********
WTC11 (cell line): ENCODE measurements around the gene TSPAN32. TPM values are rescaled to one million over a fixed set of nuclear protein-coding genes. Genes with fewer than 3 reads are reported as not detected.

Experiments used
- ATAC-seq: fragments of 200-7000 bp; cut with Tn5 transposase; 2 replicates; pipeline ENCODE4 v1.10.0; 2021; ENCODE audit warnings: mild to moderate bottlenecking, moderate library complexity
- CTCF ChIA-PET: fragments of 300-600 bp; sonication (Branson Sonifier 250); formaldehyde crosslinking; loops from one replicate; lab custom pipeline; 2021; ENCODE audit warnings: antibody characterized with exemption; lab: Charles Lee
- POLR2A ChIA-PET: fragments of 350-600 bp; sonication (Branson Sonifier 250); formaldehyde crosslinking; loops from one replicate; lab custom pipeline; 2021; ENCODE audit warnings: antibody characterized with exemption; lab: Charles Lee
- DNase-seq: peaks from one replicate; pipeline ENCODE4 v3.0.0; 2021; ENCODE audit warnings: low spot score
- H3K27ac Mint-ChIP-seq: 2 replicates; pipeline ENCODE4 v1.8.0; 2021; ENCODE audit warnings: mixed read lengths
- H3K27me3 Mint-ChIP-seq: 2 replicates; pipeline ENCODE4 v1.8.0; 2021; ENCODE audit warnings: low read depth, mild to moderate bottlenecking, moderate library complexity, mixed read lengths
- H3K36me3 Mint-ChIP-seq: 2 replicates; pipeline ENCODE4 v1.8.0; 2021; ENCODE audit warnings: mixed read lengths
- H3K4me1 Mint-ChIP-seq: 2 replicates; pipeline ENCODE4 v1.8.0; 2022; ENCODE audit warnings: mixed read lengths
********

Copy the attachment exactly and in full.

WTC11 (cell line): ENCODE measurements around the gene TSPAN32. TPM values are rescaled to one million over a fixed set of nuclear protein-coding genes. Genes with fewer than 3 reads are reported as not detected.

Experiments used
- ATAC-seq: fragments of 200-7000 bp; cut with Tn5 transposase; 2 replicates; pipeline ENCODE4 v1.10.0; 2021; ENCODE audit warnings: mild to moderate bottlenecking, moderate library complexity
- CTCF ChIA-PET: fragments of 300-600 bp; sonication (Branson Sonifier 250); formaldehyde crosslinking; loops from one replicate; lab custom pipeline; 2021; ENCODE audit warnings: antibody characterized with exemption; lab: Charles Lee
- POLR2A ChIA-PET: fragments of 350-600 bp; sonication (Branson Sonifier 250); formaldehyde crosslinking; loops from one replicate; lab custom pipeline; 2021; ENCODE audit warnings: antibody characterized with exemption; lab: Charles Lee
- DNase-seq: peaks from one replicate; pipeline ENCODE4 v3.0.0; 2021; ENCODE audit warnings: low spot score
- H3K27ac Mint-ChIP-seq: 2 replicates; pipeline ENCODE4 v1.8.0; 2021; ENCODE audit warnings: mixed read lengths
- H3K27me3 Mint-ChIP-seq: 2 replicates; pipeline ENCODE4 v1.8.0; 2021; ENCODE audit warnings: low read depth, mild to moderate bottlenecking, moderate library complexity, mixed read lengths
- H3K36me3 Mint-ChIP-seq: 2 replicates; pipeline ENCODE4 v1.8.0; 2021; ENCODE audit warnings: mixed read lengths
- H3K4me1 Mint-ChIP-seq: 2 replicates; pipeline ENCODE4 v1.8.0; 2022; ENCODE audit warnings: mixed read lengths